So finally I’m dragging myself into the late 90’s by getting my very own website, actually written by me. I've been driven to do this by my increasingly large presence on the web - none of which I have anything to do with. I’m using .me because Alexei Sayle.com has been taken by a man who hates me, he also wrote a lot of my Wikepedia entry judging
by the glowing references to him contained within it compared with the lukewarm refences to me.
The next choice .co.uk does belong to me but the agency that's looking after it has collapsed and the woman who's in charge of it is never in the office
There’s also something called "The Alexei Sayle Website" which is run by some woman I don't know, who doesn't seem to know much about me either. Plus I’ve just found out I have a myspace music page that I don’t know anything about. Maybe I have blackouts where I go around opening things about myself on the internet.
It feels a bit odd, doing this, a bit like writing a column without getting paid. I suppose at least since it's free you don’t have to maintain the usual lembels of profossionalizm. And of course the least you can do is buy some of my product. Most importantly my new novel Mister Roberts is out on November 11th and I was very excited to see that in the
trade paper “The Bookseller” out of six booksellers they asked, two recomended my book as their pick for November.
One said “Humourous in tone but full of hidden depths....this very funny tale warns against the misuse of power” while the other said “A funny, warm and weird novel” If you can’t wait for that there are my other books, DVDs and range of snowshoes. It’s all on the other page.
I’ll also try and keep you up to date with my erratic public appearances and most importantly I’ll try and update my blog with a Lily Allenesque frequency, I think there’s nothing more dispiriting than to look at somebody’s website and their last blog entry says they’re just getting ready to attend the coronation of King George the 7th.
Writing the previous bit just got me thinking; of course I’ve known Lily’s dad Keith since the early days of alternative comedy and I know Lily’s mum Alison even better and like her more, so it’s one of the great regrets of my life that over the years I paid absolutely no attention to their children. If I had then I’d have some great stories to tell you about the time I babysat Lilly and she was sick or the time I took Alfie to a football match and he got sick but I didn’t so I haven’t.
Nevertheless I’m glad I've done this page: I’ve never been one of those "I'm happy to be old-fashioned and I wrote this blog with a quill pen and ink made out of crushed tortoises" kind of person, in truth I've been ashamed of my inability to get with the modern world by not having a website. I don't go along with any of that "Grumpy Old Men/Women" nostalgia and its assumption that modern life is awful. First, it's lazy comedy, but also, it's clearly not true - for most of us in the West, modern life is fantastic.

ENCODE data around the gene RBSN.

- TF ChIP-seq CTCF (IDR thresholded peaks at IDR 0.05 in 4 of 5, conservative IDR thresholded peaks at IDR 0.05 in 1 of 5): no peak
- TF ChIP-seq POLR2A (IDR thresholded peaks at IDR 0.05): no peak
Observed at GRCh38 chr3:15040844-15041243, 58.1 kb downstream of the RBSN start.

To me, that kind of longing for a golden age and its inherent presumption that the ill-defined and hazy past contained some ideal epoch that has been sullied by the impact of social progress, foreign influences and restrictive laws on unrestrained behaviour, is clearly reactionary. Indeed, this longing for a prelapsarian utopia is essentially fascistic. The religious fanatics of al-Qa'ida wish to return to an entirely fictional ideal of a "pure" Islam that existed before being contaminated by progressive European ideas such as sexual equality and religious freedom, and before Hitler changed the title of his book Mein Kampf from "Is Everything Around Here Controlled by a Cabal of Blood Sucking Jews or is it Just Me?"
We truly live in an era of marvels, the greatest of which after the internet is undoubtedly the defining phenomenon of the modern era: All You Can Eat Buffets. Those of you who've forgotten the pre-All You Can Eat Buffet epoch won't know how, in restaurants up until the Eighties, there was such a penny-pinching attitude that you were charged extra for how many knives, forks and spoons you used, so diners would try to eat the whole meal with one tiny teaspoon. With their inherent qualities of egalitarianism and value for money these places embody all that is good about the Enlightenment. The philosopher Jean Jacques Rousseau would certainly have approved of All You Can Eat Buffets and would probably have been a regular at Spice Mania when he was in Leeds and that Indian veggie place in Islington's Chapel Market that's an amazing £2.95 for all the curried sprouts you can cram down your neck. (I wrote about this place in a newspaper a while ago and the next time I visited they’d built a little shrine to me and I got my meal for free, saving myself £2.95. But then the next time I visited the shrine was gone). If there’s a demand I might add Alexei Sayle shrines to the things you can buy.
Also from time to time I’ll post some of my old columns if I still find them funny.
See you soon.